All trout streams and lakes have bottom-dwelling baitfish. The authors designed this pattern to match European bullheads, but you can use it to tie imitations of many of the baitfish living in your local waters.

[By Nadica and Igor Stancev]

Fly tiers are always looking for new materials. In many instances, we use existing ingredients in new ways. Over the past couple of decades, there has been an enormous increase in the use of synthetic fiber materials. These materials are produced in dozens of colors using a wide variety of fibers. Today, these ingredients play a big role in tying streamer imitations.

We make imitations of many species of baitfish. Bullheads, which live in most of our local waters, are especially important. Bullheads (Cottus gobio) are small fish that live in cold, fast rivers and along the shorelines of cold, stone-bottomed lakes. They feed mainly on the insect nymphs and larvae living on the bottom. The females lay pink or yellowish egg clusters on the bottom sides of bigger stones and rocks. It was once believed that bullheads harmed other fish, but recent research shows that they do not negatively impact other species.

Bullheads can reach seven inches in length, but the most common size is about four inches. We adjust the size of our gobio imitation to match the size of the real baitfish living in the waters we are visiting. With appropriate weight, it can sink down to the bottom, which is important for fishing the faster parts of a river.

Although we live Macedonia and are thinking of European bullheads, we know similar baitfish probably live in your local waters. We are confident that our Bullhead pattern will catch trout wherever you fish; use our fly as a foundation for tying appropriate imitations.

A Combination of Materials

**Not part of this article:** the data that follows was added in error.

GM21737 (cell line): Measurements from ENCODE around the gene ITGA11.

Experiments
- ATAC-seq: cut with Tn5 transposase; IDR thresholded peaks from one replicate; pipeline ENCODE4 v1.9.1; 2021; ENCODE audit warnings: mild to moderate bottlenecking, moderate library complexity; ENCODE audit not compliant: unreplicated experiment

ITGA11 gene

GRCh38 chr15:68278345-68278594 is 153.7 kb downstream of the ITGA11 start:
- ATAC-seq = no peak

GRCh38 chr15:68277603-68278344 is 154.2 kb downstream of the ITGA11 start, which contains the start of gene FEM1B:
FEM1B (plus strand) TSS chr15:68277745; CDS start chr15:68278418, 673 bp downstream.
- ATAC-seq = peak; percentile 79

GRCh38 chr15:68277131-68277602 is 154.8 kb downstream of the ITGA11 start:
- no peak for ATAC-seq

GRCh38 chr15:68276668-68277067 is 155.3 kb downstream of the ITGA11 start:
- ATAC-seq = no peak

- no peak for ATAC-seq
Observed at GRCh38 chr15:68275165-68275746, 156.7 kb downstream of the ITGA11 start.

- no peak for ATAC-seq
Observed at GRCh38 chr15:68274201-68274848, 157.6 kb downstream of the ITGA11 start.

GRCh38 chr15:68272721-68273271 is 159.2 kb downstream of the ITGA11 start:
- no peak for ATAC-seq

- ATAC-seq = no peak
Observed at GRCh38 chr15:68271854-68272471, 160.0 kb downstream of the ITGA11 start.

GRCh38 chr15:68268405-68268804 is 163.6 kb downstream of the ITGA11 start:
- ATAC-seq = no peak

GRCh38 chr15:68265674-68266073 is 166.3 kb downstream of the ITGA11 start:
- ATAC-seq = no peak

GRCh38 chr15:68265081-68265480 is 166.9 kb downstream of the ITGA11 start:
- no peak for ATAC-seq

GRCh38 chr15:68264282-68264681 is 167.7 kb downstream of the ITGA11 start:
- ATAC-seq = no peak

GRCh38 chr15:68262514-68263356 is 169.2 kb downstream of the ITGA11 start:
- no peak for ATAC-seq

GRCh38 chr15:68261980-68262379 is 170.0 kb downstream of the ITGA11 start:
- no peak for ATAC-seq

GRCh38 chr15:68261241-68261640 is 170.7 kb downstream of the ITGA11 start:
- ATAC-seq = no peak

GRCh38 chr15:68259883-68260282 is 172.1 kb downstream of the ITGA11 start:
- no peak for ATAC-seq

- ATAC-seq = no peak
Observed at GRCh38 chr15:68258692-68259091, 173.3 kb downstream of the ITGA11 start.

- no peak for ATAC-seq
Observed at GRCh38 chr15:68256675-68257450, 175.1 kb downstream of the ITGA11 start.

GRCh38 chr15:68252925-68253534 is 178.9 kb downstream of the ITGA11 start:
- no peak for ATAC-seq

Using a combination of synthetic and natural ingredients gives us great opportunities for creating new patterns. For our Bullhead, we use pheasant feathers for the tail and pectoral fins, and synthetic fibers form the body and head. Using two or more shades of fibers creates the stripes in the body. Silicone eyes, glued on the sides of the head, are a small but important detail. But using realistic colors and good proportions are only part of the success of this fly.

Bullheads remain on the bottom of the lake or river most of the time; they leave their shelters among the stones only to feed, usually in low-light conditions at dawn and dusk. Imitate this swimming movement by stripping and releasing your line. When the fly reaches a higher level, allow it to sink back toward the bottom; this same action in deeper water lures in the biggest predators, and not only trout. Fishing this streamer is especially successful in the spring when there are fewer insects, and when the water is discolored and the level is higher.

Casting heavy streamers is not as pleasant as using dry flies, but the strikes can be powerful. Using big streamer hooks is risky, so de-bard the points, and you might wish to wear some form of safety glasses. And if you think you might catch large fish, be sure to carry a landing net so you can quickly land and release your quarry unharmed.

Nadica and Igor Stancev are two of Europe’s leading pattern designers. Although they live in Macedonia, we are pleased to count them among our regular contributors. To see more photos of their flies or to contact them, go to their website,